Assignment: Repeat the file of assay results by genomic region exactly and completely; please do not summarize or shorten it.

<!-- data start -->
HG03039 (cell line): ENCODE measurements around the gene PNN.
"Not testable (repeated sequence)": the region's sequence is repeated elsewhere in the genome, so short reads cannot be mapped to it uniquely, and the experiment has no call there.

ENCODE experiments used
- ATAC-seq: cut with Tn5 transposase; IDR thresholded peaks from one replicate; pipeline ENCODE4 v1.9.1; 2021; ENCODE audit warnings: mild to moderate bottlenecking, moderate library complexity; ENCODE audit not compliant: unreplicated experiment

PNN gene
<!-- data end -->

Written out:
HG03039 (cell line): ENCODE measurements around the gene PNN.
"Not testable (repeated sequence)": the region's sequence is repeated elsewhere in the genome, so short reads cannot be mapped to it uniquely, and the experiment has no call there.

ENCODE experiments used
- ATAC-seq: cut with Tn5 transposase; IDR thresholded peaks from one replicate; pipeline ENCODE4 v1.9.1; 2021; ENCODE audit warnings: mild to moderate bottlenecking, moderate library complexity; ENCODE audit not compliant: unreplicated experiment

PNN gene